The budget for 2020-2021 includes a measure that the foreign remuneration exemption would be increased from R1 million to R1.25 million per year from 1 March 2020.
Under the new system proposed by the budget measures, emigrants and residents who are natural persons would be treated identically. Additional restrictions on emigrants, such as the requirement to only operate blocked accounts, would be repealed. The intention is to allow individuals working abroad more flexibility provided that they are in good standing with the South African Revenue Service and funds are legitimately sourced. However, individuals who wish to transfer more than R10 million offshore would be subjected to a more stringent verification process. Also, the practice of allowing individuals to withdraw funds from their pension preservation fund, provident preservation fund, and retirement annuity fund upon emigrating for exchange control purposes would be reviewed. Any resulting amendments would be effective 1 March 2021.
Since the announcement of the changes to the foreign remuneration exemption in July 2017, South African tax residents working abroad have sought advice on ways in which they can minimise the impact of the amendment on their disposable income. In many instances, employment contracts have been negotiated on the basis that employees will not be liable for tax in South Africa on their employment income for foreign services. Many have incorrectly concluded that breaking ties with South Africa through emigration is the only viable option for them to meet their objective of breaking South African tax residency. In order to stem the tide of emigrations, National Treasury has decided to take measures to encourage South Africans to maintain ties with South Africa by increasing the remuneration exemption to R1.25 million and phasing out the concept of emigration.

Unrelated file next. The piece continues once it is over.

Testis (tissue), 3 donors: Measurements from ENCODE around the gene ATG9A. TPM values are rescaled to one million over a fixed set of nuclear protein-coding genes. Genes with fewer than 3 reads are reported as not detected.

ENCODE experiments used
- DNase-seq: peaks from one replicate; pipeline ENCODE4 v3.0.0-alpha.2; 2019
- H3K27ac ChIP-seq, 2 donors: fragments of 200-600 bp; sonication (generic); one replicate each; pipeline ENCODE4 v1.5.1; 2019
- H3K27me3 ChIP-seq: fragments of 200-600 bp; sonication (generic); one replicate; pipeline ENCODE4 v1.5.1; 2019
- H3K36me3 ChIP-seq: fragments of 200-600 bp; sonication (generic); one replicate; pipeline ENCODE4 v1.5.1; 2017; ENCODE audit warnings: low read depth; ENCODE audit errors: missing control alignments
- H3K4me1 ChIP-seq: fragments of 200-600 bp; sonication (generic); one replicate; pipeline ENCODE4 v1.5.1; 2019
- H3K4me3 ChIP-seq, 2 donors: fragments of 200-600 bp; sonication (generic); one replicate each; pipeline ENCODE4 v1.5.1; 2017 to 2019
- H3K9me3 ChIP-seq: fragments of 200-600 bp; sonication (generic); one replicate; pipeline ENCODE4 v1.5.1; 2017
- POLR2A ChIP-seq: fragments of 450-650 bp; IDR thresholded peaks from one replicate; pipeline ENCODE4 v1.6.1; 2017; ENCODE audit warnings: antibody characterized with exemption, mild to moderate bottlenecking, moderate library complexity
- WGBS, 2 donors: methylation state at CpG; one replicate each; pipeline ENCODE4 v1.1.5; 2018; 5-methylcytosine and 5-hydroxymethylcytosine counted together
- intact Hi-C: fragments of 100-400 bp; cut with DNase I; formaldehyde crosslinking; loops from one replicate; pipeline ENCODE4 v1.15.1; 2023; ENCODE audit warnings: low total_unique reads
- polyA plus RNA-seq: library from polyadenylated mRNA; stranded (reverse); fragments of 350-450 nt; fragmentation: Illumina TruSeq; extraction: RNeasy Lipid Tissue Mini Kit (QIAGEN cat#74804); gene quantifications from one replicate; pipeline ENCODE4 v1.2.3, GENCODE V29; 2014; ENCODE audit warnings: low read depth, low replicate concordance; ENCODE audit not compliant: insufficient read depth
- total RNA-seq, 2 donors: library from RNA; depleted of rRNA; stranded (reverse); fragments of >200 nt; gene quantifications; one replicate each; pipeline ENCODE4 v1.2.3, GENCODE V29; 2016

Read a February 2020 report [PDF 381 KB] prepared by the KPMG member firm in South Africa
The KPMG logo and name are trademarks of KPMG International. KPMG International is a Swiss cooperative that serves as a coordinating entity for a network of independent member firms. KPMG International provides no audit or other client services. Such services are provided solely by member firms in their respective geographic areas. KPMG International and its member firms are legally distinct and separate entities. They are not and nothing contained herein shall be construed to place these entities in the relationship of parents, subsidiaries, agents, partners, or joint venturers. No member firm has any authority (actual, apparent, implied or otherwise) to obligate or bind KPMG International or any member firm in any manner whatsoever. The information contained in herein is of a general nature and is not intended to address the circumstances of any particular individual or entity. Although we endeavor to provide accurate and timely information, there can be no guarantee that such information is accurate as of the date it is received or that it will continue to be accurate in the future. No one should act on such information without appropriate professional advice after a thorough examination of the particular situation. For more information, contact KPMG's Federal Tax Legislative and Regulatory Services Group at: + 1 202 533 4366, 1801 K Street NW, Washington, DC 20006.